EPO-receptor is present in mouse C2C12 and human primary skeletal muscle cells but EPO does not influence myogenesis

Séverine Lamon, Evelyn Zacharewicz, Andrew N. Stephens, Aaron P. Russell

Research output: Contribution to journalArticleResearchpeer-review

Abstract

The role and regulation of the pleiotropic cytokine erythropoietin (EPO) in skeletal muscle are controversial. EPO exerts its effects by binding its specific receptor (EPO-R), which activates intracellular signaling and gene transcription in response to internal and external stress signals. EPO is suggested to play a direct role in myogenesis via the EPO-R, but several studies have questioned the effect of EPO treatment in muscle in vitro and in vivo. The lack of certainty surrounding the use of nonspecific EPO-R antibodies contributes to the ambiguity of the field. Our study demonstrates that the EPO-R gene and protein are expressed at each stage of mouse C2C12 and human skeletal muscle cell proliferation and differentiation and validates a specific antibody for the detection of the EPO-R protein. However, in our experimental conditions, EPO treatment had no effect on mouse C2C12 and human muscle cell proliferation, differentiation, protein synthesis or EPO-R expression. While an increase in Akt and MAPK phosphorylation was observed, we demonstrate that this effect resulted from the stress caused by changing medium and not from EPO treatment. We therefore suggest that skeletal muscle EPO-R might be present in a nonfunctional form, or too lowly expressed to play a role in muscle cell function.

Original languageEnglish
Article numbere00256
JournalPhysiological Reports
Volume2
Issue number3
DOIs
Publication statusPublished - 2014
Externally publishedYes

Keywords

  • Cytokine
  • Erythropoietin
  • Erythropoietinreceptor
  • Myogenesis
  • Skeletal muscle

Cite this

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title = "EPO-receptor is present in mouse C2C12 and human primary skeletal muscle cells but EPO does not influence myogenesis",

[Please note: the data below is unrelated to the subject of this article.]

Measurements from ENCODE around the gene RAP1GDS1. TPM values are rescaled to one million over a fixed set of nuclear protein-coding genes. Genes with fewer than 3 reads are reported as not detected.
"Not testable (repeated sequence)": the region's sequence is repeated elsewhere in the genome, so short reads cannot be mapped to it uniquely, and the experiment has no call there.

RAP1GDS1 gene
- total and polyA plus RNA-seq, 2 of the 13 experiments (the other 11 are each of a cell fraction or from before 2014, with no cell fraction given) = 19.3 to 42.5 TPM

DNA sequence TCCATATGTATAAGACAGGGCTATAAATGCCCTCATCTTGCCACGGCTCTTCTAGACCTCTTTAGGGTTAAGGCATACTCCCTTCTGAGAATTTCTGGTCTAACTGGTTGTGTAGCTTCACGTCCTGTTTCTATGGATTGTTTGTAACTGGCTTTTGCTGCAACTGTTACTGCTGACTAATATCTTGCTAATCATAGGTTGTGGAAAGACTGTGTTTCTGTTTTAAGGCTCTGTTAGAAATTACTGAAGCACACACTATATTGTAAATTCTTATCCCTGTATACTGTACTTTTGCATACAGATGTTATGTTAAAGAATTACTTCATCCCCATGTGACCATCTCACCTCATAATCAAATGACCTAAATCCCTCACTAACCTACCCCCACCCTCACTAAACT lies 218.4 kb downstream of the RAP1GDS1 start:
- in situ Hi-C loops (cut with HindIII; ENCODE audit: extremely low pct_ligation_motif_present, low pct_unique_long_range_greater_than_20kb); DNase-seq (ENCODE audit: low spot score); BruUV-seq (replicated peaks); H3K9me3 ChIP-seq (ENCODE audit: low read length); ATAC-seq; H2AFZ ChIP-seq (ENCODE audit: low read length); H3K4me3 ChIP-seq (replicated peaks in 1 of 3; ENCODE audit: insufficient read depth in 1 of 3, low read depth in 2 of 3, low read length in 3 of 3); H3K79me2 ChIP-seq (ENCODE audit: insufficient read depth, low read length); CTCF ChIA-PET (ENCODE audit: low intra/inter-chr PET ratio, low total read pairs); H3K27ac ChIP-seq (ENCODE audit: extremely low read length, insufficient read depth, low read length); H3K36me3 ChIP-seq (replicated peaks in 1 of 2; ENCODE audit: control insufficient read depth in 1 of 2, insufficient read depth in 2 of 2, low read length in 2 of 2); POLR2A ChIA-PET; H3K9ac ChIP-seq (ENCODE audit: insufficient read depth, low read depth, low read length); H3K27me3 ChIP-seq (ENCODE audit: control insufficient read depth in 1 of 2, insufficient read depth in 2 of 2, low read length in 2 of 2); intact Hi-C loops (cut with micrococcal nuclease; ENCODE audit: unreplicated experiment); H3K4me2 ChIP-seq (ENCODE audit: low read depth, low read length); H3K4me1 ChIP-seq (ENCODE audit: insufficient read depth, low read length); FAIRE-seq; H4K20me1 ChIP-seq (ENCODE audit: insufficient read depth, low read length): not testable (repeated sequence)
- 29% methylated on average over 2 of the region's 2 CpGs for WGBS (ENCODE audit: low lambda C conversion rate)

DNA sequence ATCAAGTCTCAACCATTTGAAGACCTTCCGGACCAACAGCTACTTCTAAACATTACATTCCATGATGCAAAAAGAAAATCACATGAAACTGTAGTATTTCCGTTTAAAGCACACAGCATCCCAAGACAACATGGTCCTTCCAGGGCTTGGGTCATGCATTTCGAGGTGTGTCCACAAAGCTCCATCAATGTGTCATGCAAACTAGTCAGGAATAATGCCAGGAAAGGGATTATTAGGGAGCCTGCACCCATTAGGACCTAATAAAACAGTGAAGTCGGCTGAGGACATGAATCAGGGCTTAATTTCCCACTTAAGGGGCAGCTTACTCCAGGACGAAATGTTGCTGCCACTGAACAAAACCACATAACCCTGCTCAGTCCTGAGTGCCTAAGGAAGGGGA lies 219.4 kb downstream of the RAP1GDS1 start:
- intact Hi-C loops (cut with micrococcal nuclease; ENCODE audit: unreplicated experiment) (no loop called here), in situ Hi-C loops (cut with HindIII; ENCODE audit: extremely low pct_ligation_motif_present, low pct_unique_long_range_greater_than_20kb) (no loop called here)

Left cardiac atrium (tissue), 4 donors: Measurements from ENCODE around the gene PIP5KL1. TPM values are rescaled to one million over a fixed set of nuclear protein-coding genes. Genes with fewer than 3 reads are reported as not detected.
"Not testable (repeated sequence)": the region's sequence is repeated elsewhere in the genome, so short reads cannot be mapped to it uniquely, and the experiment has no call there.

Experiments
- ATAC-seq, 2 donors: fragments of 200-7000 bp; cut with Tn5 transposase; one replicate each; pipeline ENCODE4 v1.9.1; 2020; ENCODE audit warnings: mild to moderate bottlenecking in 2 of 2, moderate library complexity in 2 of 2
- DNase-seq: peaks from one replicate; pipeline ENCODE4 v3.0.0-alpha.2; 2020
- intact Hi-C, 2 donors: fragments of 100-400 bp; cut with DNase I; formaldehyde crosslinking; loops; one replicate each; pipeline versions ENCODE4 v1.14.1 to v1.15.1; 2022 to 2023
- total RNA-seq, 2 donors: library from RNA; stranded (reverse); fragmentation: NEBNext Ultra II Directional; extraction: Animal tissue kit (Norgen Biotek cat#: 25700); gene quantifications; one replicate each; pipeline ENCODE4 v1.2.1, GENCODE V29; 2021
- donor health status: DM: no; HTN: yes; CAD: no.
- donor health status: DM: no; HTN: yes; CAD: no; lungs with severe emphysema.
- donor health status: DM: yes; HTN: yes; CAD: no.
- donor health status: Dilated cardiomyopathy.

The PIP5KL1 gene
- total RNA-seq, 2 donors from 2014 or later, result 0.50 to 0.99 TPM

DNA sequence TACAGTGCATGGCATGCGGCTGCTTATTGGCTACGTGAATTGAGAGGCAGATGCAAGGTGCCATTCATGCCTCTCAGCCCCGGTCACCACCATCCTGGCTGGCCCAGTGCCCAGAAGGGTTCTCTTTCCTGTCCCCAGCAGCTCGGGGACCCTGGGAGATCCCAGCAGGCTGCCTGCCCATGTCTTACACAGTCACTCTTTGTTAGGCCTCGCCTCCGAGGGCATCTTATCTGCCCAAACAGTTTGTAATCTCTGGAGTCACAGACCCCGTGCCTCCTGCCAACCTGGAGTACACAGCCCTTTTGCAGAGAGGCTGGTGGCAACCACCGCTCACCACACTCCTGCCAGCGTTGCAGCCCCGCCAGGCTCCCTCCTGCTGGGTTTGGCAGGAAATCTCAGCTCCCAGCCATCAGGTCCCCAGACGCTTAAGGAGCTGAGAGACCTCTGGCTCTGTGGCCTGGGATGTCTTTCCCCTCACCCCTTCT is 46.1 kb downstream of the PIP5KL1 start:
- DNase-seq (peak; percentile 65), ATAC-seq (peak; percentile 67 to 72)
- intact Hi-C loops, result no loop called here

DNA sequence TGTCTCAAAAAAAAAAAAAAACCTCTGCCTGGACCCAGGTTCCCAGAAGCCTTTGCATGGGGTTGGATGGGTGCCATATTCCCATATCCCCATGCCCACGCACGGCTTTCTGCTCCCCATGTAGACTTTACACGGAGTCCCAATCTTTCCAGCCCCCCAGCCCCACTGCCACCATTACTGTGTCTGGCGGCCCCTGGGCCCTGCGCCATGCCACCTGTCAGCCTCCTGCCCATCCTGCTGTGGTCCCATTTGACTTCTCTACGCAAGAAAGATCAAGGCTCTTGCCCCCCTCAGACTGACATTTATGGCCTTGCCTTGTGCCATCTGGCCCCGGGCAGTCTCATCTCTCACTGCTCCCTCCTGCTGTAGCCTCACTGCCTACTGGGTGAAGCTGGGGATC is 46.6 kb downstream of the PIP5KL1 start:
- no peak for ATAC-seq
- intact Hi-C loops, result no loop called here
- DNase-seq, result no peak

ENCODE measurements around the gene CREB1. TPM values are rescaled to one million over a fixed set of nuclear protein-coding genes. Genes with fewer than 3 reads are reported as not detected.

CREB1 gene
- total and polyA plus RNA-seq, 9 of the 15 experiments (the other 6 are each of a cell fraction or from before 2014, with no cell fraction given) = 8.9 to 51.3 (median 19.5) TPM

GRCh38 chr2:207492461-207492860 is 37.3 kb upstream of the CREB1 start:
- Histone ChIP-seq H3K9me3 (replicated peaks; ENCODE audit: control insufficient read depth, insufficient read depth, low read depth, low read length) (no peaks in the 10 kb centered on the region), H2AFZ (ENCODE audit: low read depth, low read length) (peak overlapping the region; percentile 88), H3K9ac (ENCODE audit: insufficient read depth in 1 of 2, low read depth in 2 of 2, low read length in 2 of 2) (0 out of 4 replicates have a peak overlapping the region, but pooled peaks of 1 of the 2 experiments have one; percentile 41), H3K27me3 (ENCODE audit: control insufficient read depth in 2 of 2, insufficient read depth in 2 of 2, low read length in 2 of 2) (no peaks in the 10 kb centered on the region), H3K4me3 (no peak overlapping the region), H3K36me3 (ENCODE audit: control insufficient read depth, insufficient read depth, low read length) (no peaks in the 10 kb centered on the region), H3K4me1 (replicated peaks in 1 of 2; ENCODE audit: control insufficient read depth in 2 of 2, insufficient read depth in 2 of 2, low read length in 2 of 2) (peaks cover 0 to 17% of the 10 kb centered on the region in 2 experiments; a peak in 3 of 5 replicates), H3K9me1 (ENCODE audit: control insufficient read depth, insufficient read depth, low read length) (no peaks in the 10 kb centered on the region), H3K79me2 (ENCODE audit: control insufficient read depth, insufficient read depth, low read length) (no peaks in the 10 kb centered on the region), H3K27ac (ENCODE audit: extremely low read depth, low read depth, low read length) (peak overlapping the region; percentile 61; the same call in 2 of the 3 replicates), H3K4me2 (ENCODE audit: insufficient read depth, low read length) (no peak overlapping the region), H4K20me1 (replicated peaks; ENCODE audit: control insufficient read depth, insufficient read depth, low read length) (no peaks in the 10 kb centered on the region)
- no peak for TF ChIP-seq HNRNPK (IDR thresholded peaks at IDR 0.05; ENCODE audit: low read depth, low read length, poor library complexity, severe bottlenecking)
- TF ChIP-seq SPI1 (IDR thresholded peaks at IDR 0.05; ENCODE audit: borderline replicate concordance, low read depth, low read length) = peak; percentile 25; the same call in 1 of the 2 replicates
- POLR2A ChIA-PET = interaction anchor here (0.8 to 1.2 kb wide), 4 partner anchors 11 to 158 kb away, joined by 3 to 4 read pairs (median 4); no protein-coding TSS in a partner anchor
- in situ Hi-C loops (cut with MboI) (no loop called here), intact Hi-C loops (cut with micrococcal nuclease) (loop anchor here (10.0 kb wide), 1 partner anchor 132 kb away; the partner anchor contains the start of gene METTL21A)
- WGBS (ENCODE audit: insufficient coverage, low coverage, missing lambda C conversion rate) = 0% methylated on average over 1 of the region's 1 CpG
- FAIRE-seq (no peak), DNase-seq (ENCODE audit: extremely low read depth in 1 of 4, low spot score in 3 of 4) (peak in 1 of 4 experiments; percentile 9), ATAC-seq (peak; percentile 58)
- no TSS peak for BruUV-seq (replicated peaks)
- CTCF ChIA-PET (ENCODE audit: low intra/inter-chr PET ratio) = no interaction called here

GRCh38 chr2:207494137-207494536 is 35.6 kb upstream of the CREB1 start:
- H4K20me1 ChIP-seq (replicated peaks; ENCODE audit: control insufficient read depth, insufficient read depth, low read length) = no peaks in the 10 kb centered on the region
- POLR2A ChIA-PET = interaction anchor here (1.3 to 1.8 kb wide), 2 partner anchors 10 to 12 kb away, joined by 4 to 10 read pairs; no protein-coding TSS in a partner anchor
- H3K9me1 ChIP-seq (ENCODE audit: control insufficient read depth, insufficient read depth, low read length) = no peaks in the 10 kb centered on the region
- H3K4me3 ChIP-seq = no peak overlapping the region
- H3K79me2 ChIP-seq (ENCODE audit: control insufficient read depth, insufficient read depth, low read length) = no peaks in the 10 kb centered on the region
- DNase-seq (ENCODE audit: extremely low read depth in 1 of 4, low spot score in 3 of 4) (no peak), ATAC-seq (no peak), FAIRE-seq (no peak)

abstract = "The role and regulation of the pleiotropic cytokine erythropoietin (EPO) in skeletal muscle are controversial. EPO exerts its effects by binding its specific receptor (EPO-R), which activates intracellular signaling and gene transcription in response to internal and external stress signals. EPO is suggested to play a direct role in myogenesis via the EPO-R, but several studies have questioned the effect of EPO treatment in muscle in vitro and in vivo. The lack of certainty surrounding the use of nonspecific EPO-R antibodies contributes to the ambiguity of the field. Our study demonstrates that the EPO-R gene and protein are expressed at each stage of mouse C2C12 and human skeletal muscle cell proliferation and differentiation and validates a specific antibody for the detection of the EPO-R protein. However, in our experimental conditions, EPO treatment had no effect on mouse C2C12 and human muscle cell proliferation, differentiation, protein synthesis or EPO-R expression. While an increase in Akt and MAPK phosphorylation was observed, we demonstrate that this effect resulted from the stress caused by changing medium and not from EPO treatment. We therefore suggest that skeletal muscle EPO-R might be present in a nonfunctional form, or too lowly expressed to play a role in muscle cell function.",
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EPO-receptor is present in mouse C2C12 and human primary skeletal muscle cells but EPO does not influence myogenesis. / Lamon, Séverine; Zacharewicz, Evelyn; Stephens, Andrew N.; Russell, Aaron P.

In: Physiological Reports, Vol. 2, No. 3, e00256, 2014.

Research output: Contribution to journalArticleResearchpeer-review

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